With the blessing of President Chen Shui-bian (陳水扁), Powerchip Semiconductor Corp (力晶半導體), Taiwan's second-largest memory chipmaker, opened its first 12-inch wafer plant in the Hsinchu Science-based Industrial Park yesterday.
"Using 0.13-micro etching technology, this plant marks a milestone for Taiwan's DRAM [dynamic random-access memory chip] sector," Powerchip Chairman Frank Huang (黃崇仁) said at the plant's launching ceremony.
With continuing technical support from Japan-based Mitsubishi Electric Corp, Powerchip will build its competitive edge by cutting costs and advancing commercial production, Huang said.
He said the company will invest a total of NT$150 billion in 12-inch plants and nano-technology in Taiwan within the next four years.
Powerchip plans to carry out a trial run on its 12-inch plant in June, with commercial production slated to begin in October, a Powerchip official said.
"The goal of generating output of 15,000 wafers per month should be achieved by year's end," Powerchip spokesman Eric Tang (譚仲民) said.
The new plant will be able to produce 35,000 wafers per month and will cost about US$1.6 billion (NT$5.5 billion) to construct, Tang said. Powerchip plans to build its second 12-inch plant late next year, he said.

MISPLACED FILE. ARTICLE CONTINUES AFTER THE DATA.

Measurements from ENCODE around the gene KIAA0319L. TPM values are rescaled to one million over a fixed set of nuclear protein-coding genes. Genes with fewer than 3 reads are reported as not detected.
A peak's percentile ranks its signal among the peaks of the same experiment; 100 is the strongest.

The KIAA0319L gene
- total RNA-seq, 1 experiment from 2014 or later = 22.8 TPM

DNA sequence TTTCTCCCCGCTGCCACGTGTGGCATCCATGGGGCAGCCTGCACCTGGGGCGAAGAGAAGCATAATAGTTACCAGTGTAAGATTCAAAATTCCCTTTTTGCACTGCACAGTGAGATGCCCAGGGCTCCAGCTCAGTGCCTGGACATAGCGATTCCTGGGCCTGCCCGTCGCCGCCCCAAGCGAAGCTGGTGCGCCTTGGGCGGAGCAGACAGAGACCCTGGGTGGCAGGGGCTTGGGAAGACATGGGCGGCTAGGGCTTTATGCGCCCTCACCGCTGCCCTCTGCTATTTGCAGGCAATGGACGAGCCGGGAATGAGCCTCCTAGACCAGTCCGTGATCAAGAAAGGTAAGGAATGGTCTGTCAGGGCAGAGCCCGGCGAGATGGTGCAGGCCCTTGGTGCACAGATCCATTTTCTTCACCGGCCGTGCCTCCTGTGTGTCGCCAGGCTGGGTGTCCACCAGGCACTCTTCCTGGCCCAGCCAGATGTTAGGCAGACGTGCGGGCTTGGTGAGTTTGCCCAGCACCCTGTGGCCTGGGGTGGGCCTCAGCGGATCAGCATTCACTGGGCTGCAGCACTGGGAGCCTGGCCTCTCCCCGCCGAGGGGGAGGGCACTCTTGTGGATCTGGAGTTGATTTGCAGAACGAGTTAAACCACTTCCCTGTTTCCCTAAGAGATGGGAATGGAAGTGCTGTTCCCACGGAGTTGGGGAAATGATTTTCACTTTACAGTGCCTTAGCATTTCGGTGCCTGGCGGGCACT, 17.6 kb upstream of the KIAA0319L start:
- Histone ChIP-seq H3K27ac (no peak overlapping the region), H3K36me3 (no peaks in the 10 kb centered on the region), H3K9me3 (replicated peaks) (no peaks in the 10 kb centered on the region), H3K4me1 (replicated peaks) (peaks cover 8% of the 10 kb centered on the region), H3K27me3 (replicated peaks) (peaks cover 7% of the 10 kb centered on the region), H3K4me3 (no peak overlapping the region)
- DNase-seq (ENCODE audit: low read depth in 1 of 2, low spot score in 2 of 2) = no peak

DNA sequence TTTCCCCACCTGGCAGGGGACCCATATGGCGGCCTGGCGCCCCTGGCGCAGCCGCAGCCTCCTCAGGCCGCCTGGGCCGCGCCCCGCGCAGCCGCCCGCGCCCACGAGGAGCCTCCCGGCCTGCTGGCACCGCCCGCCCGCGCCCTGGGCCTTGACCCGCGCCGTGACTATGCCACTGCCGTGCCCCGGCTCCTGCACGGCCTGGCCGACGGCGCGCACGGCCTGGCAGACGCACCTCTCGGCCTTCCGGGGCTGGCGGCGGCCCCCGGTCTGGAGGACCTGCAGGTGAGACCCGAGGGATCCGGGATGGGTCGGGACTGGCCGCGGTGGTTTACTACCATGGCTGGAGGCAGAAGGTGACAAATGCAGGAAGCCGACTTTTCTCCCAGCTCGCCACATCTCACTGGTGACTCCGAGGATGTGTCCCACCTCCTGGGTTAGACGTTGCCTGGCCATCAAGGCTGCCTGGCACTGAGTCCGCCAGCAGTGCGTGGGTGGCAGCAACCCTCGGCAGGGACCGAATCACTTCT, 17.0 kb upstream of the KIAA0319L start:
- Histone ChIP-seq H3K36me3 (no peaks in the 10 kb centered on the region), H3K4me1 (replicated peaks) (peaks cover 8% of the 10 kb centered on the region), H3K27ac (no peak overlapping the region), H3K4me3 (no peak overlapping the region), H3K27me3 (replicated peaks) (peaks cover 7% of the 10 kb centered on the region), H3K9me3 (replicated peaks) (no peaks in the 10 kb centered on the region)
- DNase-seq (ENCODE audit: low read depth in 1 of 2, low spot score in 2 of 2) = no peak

"Powerchip will also cooperate with Mitsubishi in developing 0.11-micron etching technology since Mitsubishi doesn't have any 12-inch plants of its own," Tang said.
In addition to serving as a source for advanced technology, Mitsubishi doubles as one of the company's biggest buyers, absorbing more than 30 percent of Powerchip-made memory chips at a discount, Tang said.
An industrial analyst, however, raised concerns over the company's yield rate when production is eventually maximized.
"With a 50-percent yield rate, the company will turn a profit, while an over 70-percent yield rate is better and 80 percent should be its ultimate goal," said Rich Hsu (徐禕成), a senior analyst at Nomura Securities Co. Powerchip's eight-inch plant has a yield rate of between 77 percent and 82 percent.
The memory-chip sector is gradually being taken over by a few major players such as Hynix Semiconductor Inc, the Infineon Technologies AG and Nanya Technology Corp (
"It will be a quasi-monopoly situation. Better production-volume controls should be negotiated among these five groups if supply exceeds demand," Hsu said.
Huang said Powerchip, with Mitsubishi's help, aims to become a system-on-chip manufacturer.
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